The Top Five Things Voters Need to Know About Conservatives and Climate Change
Forget everything else: here’s the important stuff.
I’ve seen a recent surge of stories about conservatives and climate change. None of them, oddly, tell voters what they most need to know on the subject. In fact, one of them does the opposite. (Grrrr …)
I respond in accordance with internet tradition: a listicle!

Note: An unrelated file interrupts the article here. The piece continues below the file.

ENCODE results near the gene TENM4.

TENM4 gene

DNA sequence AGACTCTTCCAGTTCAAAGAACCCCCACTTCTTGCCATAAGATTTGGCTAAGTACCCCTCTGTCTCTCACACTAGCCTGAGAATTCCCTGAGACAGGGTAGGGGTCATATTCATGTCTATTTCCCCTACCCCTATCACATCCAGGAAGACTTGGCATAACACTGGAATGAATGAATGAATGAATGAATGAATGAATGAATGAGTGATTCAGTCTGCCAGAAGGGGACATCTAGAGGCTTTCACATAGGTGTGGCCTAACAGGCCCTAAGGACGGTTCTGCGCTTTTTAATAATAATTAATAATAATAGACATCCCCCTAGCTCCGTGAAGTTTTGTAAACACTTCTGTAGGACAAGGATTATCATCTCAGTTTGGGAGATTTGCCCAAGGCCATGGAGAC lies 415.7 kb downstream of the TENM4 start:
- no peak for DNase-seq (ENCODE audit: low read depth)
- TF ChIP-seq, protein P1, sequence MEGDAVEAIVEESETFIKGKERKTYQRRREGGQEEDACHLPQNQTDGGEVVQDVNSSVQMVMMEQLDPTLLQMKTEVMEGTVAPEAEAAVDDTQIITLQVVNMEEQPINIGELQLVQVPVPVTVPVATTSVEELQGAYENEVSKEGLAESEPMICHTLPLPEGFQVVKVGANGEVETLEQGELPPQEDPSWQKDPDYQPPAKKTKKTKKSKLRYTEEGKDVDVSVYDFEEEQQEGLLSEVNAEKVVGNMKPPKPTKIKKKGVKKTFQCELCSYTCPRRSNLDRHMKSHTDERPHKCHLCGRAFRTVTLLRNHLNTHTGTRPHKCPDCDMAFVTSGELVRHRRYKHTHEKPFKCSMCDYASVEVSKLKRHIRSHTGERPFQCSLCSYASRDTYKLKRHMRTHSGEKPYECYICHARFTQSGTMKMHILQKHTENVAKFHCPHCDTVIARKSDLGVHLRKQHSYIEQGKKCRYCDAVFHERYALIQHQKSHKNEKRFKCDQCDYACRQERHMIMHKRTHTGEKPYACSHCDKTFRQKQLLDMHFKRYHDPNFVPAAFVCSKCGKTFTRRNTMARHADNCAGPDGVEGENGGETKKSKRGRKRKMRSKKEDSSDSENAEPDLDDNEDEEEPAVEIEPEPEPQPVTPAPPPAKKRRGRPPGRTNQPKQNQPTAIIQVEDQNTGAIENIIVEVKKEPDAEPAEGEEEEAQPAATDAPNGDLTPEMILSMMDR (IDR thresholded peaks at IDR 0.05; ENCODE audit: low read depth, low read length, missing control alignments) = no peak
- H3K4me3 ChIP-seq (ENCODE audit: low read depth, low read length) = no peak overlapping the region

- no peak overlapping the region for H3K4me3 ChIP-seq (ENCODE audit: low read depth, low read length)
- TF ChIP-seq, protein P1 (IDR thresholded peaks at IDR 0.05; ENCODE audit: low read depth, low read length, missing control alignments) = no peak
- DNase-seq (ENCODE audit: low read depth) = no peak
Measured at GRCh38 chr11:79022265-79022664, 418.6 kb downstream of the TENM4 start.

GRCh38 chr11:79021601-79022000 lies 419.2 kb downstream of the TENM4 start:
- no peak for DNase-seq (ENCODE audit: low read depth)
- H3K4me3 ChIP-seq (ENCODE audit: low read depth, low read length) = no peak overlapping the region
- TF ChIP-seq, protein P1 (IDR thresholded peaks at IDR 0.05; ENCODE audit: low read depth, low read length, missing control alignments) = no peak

5. Conservatives have a long history of advancing environmental progress. In a column directed to Mitt Romney, Thomas Friedman reels off (one suspects from memory) “the G.O.P.’s long tradition of environmental stewardship that some Republicans are still proud of: Teddy Roosevelt bequeathed us national parks, Richard Nixon the Clean Air Act and the Environmental Protection Agency, Ronald Reagan the Montreal Protocol to protect the ozone layer and George H. W. Bush cap-and-trade that reduced acid rain.” This familiar litany is slightly misleading, attributing to presidents what is mostly the work of Congresses, but the basic point is valid enough: In the 20th century, Republicans have frequently played a constructive role on the environment.
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